An examination of the presence of andragogy in paramilitary law enforcement recruit academies on the eastern seaboard of the United States

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Frank, Jennifer M.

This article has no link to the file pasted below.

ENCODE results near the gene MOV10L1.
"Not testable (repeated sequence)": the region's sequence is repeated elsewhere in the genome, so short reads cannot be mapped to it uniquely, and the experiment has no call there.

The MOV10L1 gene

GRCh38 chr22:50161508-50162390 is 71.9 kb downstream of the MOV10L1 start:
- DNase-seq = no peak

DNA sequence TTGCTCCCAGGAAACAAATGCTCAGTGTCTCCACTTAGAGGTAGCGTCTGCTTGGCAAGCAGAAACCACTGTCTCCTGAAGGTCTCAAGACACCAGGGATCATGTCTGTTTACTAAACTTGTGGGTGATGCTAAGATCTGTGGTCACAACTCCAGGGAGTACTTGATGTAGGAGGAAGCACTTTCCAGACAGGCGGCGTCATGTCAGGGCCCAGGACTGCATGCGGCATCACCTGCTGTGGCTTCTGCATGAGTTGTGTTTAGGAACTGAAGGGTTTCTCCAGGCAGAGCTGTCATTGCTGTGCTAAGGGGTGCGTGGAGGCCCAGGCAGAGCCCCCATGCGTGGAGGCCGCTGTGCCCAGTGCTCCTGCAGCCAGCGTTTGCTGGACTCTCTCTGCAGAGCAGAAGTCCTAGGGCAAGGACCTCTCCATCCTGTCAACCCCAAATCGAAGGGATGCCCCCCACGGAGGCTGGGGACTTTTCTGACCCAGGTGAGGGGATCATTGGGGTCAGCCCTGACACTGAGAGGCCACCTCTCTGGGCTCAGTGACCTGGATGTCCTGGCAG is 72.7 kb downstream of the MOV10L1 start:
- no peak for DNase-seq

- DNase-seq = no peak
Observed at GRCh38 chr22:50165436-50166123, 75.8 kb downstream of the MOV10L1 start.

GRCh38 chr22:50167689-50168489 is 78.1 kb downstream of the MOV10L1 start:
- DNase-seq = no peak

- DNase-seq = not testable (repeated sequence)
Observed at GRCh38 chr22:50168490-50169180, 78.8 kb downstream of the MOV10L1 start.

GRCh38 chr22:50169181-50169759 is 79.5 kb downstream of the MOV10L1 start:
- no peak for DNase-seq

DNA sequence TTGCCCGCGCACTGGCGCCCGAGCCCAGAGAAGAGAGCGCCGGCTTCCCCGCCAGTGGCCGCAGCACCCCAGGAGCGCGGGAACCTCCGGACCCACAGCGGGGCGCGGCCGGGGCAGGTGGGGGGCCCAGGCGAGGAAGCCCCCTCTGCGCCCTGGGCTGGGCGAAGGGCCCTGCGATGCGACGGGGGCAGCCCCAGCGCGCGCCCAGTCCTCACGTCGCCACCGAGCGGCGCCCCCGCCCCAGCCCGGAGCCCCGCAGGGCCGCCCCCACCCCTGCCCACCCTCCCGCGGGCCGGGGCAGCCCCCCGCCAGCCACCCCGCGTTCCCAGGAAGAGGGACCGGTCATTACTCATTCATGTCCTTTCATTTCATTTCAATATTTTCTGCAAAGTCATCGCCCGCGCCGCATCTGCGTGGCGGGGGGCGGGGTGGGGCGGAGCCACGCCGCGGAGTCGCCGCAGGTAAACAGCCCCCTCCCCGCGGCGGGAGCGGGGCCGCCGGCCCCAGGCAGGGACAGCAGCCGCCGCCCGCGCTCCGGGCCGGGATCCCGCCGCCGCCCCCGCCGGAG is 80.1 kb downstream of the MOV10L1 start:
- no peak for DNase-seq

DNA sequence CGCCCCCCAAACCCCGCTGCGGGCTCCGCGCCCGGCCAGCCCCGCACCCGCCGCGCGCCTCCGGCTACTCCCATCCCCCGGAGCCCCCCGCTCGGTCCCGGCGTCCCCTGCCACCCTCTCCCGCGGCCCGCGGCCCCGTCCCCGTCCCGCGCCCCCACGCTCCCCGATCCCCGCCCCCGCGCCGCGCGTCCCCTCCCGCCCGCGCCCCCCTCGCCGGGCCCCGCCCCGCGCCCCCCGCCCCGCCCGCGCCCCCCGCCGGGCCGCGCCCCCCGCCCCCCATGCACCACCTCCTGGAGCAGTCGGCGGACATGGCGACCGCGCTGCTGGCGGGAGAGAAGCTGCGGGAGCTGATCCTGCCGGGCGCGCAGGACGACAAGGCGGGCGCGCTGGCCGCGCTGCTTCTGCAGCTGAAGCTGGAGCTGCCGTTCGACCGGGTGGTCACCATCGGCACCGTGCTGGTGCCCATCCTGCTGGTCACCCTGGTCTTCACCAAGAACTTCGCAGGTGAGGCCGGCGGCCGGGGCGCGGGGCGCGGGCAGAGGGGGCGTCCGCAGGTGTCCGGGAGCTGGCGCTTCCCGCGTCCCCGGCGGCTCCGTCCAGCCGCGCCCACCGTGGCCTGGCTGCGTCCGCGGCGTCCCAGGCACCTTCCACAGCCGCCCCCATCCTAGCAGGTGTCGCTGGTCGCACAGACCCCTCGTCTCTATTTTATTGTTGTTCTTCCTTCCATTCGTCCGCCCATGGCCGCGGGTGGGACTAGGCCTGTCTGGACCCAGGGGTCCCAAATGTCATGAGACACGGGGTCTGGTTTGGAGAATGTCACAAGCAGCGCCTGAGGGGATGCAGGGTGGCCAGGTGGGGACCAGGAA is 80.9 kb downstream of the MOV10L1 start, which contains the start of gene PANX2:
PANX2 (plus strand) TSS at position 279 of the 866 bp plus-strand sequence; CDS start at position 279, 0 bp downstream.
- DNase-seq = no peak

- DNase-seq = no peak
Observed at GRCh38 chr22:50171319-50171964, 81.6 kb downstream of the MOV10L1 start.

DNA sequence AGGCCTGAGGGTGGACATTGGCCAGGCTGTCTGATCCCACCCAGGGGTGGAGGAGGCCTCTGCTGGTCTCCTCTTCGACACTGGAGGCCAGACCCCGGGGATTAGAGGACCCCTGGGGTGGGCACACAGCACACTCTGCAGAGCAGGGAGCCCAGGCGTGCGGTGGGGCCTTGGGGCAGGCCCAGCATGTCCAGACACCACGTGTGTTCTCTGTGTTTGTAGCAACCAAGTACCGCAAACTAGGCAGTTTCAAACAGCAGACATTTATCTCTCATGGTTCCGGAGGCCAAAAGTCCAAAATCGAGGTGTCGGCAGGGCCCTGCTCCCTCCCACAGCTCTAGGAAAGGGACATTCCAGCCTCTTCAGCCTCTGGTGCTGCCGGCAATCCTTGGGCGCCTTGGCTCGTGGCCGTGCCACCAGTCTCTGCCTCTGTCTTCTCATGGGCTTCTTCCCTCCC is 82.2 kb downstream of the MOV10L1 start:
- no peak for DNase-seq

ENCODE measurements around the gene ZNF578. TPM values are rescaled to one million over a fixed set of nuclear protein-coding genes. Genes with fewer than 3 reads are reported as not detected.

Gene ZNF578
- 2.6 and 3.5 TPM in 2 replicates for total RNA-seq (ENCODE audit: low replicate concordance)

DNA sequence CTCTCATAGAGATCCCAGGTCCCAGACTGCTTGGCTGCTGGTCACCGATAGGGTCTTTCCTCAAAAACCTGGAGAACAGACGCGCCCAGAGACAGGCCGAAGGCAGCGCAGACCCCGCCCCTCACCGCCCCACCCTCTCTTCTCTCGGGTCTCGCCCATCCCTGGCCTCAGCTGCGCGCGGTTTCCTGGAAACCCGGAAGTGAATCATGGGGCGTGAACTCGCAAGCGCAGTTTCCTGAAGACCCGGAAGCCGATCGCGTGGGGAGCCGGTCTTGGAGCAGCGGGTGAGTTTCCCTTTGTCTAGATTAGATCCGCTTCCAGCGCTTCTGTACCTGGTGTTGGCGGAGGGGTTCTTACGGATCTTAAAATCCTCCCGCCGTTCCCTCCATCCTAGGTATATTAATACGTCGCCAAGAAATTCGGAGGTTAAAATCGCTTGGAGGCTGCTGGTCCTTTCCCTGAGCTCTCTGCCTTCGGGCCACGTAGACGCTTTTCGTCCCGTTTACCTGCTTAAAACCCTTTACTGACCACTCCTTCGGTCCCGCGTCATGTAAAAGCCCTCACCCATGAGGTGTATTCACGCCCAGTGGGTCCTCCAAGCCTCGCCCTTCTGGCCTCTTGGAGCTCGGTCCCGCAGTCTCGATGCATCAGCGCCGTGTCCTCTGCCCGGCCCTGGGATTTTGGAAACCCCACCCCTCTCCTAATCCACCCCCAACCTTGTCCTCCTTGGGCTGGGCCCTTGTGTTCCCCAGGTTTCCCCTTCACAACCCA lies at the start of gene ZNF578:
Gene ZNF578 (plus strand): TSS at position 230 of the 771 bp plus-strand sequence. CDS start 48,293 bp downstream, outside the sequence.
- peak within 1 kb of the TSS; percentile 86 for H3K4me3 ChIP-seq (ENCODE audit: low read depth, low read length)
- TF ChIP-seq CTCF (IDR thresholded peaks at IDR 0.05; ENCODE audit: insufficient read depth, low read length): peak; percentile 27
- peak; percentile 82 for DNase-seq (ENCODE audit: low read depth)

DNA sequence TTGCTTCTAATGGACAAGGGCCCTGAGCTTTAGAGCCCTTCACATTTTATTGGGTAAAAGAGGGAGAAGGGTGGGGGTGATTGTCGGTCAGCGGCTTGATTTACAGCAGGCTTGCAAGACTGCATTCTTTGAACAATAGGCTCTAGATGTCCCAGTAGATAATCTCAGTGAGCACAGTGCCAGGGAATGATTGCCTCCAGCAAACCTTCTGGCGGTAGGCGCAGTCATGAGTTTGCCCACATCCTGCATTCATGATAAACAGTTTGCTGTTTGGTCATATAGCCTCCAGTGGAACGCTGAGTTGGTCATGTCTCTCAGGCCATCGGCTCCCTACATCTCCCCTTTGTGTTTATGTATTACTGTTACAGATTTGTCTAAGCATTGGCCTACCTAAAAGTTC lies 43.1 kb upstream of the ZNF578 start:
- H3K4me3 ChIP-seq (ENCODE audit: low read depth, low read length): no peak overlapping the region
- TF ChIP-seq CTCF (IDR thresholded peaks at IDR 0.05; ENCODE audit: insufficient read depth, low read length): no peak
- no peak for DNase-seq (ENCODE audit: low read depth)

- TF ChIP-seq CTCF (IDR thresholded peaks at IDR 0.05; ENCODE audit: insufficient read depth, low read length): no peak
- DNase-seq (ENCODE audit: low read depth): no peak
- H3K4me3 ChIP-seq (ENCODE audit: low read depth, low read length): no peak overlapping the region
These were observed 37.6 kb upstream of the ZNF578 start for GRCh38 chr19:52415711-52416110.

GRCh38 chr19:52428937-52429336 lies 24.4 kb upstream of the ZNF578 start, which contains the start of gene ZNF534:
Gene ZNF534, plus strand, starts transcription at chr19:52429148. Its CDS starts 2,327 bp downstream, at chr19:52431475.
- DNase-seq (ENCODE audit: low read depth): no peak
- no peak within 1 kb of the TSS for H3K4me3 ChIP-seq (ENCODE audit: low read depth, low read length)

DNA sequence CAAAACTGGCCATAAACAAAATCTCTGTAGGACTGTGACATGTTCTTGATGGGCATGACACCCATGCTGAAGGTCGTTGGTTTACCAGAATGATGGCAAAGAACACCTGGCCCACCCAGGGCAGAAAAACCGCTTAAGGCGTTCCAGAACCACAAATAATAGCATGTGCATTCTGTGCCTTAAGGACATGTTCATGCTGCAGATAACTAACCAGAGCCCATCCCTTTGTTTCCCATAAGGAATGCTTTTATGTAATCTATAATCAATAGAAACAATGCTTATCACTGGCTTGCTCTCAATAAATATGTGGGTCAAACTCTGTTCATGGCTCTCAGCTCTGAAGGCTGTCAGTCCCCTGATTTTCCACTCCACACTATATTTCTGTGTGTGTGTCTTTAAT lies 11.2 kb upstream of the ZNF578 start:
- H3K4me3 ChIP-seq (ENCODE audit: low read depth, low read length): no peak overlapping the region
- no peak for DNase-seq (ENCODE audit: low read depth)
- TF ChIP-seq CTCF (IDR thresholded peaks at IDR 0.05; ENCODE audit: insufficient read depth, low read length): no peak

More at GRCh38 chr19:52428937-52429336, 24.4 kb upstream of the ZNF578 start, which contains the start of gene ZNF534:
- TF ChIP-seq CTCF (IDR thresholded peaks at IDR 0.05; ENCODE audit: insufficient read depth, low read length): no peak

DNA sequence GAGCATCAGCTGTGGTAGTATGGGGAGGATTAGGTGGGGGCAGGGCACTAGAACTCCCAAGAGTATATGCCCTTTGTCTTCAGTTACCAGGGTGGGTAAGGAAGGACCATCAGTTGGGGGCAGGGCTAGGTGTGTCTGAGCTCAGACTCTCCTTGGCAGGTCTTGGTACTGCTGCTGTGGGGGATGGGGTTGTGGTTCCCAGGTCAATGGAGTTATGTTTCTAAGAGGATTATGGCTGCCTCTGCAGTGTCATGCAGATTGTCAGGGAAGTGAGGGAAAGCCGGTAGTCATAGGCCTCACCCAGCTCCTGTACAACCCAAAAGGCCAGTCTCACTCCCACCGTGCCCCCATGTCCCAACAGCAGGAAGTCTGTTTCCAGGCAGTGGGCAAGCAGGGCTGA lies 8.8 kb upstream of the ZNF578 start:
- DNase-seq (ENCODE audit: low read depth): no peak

Law enforcement officers are entrusted with the most sacred of responsibilities, that of protecting and serving the community, safeguarding their property, and protecting the innocent from those who wish to do them harm or cause disorder. In preparation for this challenge, every police officer must undergo and successfully complete a police academy training program where they will learn the basic knowledge, skills, and philosophies necessary to effectively complete the task. The purpose of this qualitative study was to determine to what extent the principles of andragogy were present in the academic instructional blocks of paramilitary law enforcement basic recruit academies. This task was undertaken as a result of best practices in the field of education which have identified the theoretical and conceptual practices of andragogy as the preeminent method by which to educate an adult population. While this methodology has been confirmed in research studies to be present and utilized in a variety of adult education career fields that share similar challenges and hurdles to that of law enforcement, such as the military, medical fields, and fire services; there is little research on whether this model of adult learning, anchored on the notions of self-concept, experience, readiness to learn and the internal motivation of adult learners to learn, exist within the instructional processes at paramilitary police academies. To research this phenomenon, a phenomenological qualitative approach was utilized, mining data from three different sources: site visits, interviews, and surveys. To help facilitate a deeper understanding of the presence, or lack thereof, of each of the tenets of andragogy and its resulting impact on the learning experience of the recruit and their preparedness for the career field of law enforcement post academy graduation; nine site visits were conducted at police academies in five states, forty interviews were conducted with current police officers and training academy staff, and one hundred and seventy-two surveys were collected from police academy recruits and graduates.